The Foreign Service Journal, January-February 2020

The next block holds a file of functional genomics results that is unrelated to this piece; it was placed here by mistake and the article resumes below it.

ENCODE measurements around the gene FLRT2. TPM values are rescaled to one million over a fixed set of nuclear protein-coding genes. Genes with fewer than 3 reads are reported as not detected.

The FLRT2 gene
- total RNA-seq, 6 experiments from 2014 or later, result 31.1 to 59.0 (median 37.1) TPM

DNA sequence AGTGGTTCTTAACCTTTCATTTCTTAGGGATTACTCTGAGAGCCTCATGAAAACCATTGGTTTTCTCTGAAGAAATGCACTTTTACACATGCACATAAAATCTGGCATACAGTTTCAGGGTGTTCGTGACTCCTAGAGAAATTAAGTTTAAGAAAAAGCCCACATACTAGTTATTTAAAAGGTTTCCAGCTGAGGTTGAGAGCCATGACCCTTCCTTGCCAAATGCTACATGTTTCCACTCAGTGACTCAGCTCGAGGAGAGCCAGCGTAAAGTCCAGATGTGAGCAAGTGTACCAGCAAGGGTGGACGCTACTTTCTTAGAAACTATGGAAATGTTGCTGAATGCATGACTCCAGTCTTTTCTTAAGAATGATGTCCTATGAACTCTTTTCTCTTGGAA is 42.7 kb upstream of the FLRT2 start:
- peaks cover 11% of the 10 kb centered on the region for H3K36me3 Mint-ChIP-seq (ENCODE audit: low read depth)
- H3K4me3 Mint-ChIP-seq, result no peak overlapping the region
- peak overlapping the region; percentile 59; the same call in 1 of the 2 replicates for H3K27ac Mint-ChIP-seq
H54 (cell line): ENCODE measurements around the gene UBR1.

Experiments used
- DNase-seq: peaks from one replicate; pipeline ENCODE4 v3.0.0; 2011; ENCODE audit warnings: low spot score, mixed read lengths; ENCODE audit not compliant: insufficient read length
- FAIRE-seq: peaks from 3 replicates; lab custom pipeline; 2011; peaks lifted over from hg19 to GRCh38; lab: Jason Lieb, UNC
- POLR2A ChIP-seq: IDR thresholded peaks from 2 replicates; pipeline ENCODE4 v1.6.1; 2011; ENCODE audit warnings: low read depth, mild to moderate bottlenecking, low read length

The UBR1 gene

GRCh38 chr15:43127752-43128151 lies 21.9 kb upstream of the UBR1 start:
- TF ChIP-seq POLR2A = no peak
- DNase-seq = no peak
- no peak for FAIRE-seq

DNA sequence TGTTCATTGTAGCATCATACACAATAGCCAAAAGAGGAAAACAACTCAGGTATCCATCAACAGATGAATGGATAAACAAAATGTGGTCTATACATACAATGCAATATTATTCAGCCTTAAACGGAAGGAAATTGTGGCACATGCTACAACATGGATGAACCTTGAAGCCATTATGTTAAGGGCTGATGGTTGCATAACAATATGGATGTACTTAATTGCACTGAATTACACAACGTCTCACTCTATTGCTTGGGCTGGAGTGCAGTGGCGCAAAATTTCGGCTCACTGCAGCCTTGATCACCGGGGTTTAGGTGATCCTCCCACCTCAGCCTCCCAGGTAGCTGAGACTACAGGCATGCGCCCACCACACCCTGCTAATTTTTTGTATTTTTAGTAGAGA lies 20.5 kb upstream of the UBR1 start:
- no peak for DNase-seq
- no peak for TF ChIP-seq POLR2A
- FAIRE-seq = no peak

THE FOREIGN SERVICE JOURNAL | JANUARY-FEBRUARY 2020 11 Being There Congratulations to Ambassador Anne Patterson for stating the case that “We Have to Be There” so clearly (September FSJ ). Language com- petency is also a critical enabling factor. When I was director of Foreign Service Institute–Tunis [Arabic field school], I told the students: “They won’t invite you to dinner at their house if they have to explain the jokes to you.” Four/four competency (or better) is highly desirable. Armed with that, an officer should be allowed to travel outside the embassy compound, around his or her country of assignment, and without a security follow-car. True, ambassadors may require spe- cial measures, but the reporting officers, including consular and management members, must be able to move freely to cultivate face-to-face relationships with their counterparts and other persons of interest and influence in the country. Only then will we begin to understand the environment we were sent to work in. Charles O. Cecil Ambassador, retired Alexandria, Virginia n paganda as usual. We engaged in an active Q&A session after his remarks, many of the students challenging his assertion. We left Fort McNair in June 1989, and by November everything had changed before the eyes of all the world. In ret- rospect, it is quite remarkable how our watchers were so systemically unprepared for the events that shook the world only months later. J. Michael Cleverley FSO, retired Leesburg, Virginia Two Gentlemen from Foggy Bottom Watching the first session of the impeachment hearings allowed me to recall my assignment to the Board of Examiners to the Foreign Service (1997- 2000). Our job was to test candidates who had passed the written exam in a group exercise, a démarche with a writ- ing assessment, an interview involving responses to three hypothetical FS- related situations and an exit interview. Current procedures differ in some respects, but to pass the Oral Assess- ment each candidate’s effort was weighed against a set of “dimensions” deemed essential building blocks for success, but not guarantees. The dimensions are self-explanatory and familiar to those who went through the testing (and probably to those in other professions that require both tra- decraft and interpersonal competence). In actuality, of course, levels of perfor- mance vary. Here are the official dimensions State uses: composure, cultural adapt- ability, experience & motivation, infor- mation integration & analysis, initiative & leadership, judgment, objectivity & integrity, oral communication, plan- ning & organizing, quantitative analysis, resourcefulness, working with others and written communi- cation. I have developed a comple- mentary list of my own. After watching two exemplary senior representatives of the Foreign Service, William Taylor and George Kent, in the crucible of the congressional hearing, I conclude they exhibited a number of the new dimensions (as well as the original ones), essential for fulfilling the demands of a Foreign Service career. My list follows, with some annota- tion and a grain of salt (but no excess verbiage): A moral compass Resilience Self-discipline Circumspection (in all things) Flexibility (but not malleability) An even temperament with matching sense of humor Open-mindedness Introspection Rhino-thick skin A positive problem-solving orientation A stress-management strategy Common sense at an uncommon level Patriotism of the first order Compassion I would note that no FSO has ever possessed all these qualities, but the first one who does may be eligible for canonization. Thomas Paine, how- ever, might have noted that the patriot “who stands by [his country in service] now, deserves the love and thanks of man and woman,” which would be an adequate reward for those who do not covet wealth and glory for serving the nation. David Rabadan FSO, retired Annandale, Virginia Share your thoughts about this month’s issue. Submit letters to the editor: